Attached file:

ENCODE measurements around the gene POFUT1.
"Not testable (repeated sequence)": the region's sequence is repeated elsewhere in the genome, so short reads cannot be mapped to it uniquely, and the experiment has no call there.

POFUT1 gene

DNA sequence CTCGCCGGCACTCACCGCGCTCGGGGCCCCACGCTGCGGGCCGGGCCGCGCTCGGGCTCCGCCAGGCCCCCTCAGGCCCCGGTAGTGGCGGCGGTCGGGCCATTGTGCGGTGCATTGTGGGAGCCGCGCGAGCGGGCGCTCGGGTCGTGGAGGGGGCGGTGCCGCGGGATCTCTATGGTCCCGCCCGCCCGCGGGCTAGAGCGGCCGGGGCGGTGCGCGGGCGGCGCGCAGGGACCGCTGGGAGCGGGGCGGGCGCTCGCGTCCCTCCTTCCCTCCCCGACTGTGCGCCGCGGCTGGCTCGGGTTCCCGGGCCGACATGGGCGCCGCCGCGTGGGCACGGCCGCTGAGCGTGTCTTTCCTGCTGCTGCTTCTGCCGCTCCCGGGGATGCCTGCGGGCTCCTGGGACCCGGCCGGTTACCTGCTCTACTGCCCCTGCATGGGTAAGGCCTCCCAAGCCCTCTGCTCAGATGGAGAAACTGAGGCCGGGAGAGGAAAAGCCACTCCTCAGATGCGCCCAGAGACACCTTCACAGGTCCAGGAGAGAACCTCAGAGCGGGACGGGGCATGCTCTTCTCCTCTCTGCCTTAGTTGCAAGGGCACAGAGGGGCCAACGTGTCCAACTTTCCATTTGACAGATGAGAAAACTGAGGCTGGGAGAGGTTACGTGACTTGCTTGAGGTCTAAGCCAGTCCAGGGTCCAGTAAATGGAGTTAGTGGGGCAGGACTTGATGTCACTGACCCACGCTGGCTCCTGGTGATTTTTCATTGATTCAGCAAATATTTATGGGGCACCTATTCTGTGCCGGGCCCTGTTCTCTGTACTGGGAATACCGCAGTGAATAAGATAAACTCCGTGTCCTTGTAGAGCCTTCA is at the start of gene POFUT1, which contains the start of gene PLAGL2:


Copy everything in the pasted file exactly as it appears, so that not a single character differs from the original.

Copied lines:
ENCODE measurements around the gene POFUT1.
"Not testable (repeated sequence)": the region's sequence is repeated elsewhere in the genome, so short reads cannot be mapped to it uniquely, and the experiment has no call there.

POFUT1 gene

DNA sequence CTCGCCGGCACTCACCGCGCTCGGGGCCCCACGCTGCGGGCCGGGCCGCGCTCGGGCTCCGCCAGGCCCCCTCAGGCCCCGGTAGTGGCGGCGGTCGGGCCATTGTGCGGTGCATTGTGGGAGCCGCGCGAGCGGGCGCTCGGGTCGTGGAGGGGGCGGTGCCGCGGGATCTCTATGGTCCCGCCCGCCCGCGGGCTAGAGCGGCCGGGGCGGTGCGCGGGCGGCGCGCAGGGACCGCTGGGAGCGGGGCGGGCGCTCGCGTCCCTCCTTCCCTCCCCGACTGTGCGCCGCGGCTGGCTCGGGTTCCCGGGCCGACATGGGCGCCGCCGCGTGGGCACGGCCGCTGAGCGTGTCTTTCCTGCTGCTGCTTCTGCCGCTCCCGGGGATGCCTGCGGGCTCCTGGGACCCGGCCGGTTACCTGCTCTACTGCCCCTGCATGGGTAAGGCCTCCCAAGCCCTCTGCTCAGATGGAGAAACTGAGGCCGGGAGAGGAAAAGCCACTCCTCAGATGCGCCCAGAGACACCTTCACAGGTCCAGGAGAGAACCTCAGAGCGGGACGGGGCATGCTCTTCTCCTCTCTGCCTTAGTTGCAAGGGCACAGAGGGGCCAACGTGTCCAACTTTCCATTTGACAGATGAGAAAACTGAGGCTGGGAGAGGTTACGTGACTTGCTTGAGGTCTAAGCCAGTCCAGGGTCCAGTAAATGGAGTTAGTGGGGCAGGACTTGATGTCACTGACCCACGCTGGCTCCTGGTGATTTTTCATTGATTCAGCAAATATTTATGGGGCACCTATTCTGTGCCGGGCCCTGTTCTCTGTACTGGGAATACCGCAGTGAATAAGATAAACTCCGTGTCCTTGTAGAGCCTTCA is at the start of gene POFUT1, which contains the start of gene PLAGL2: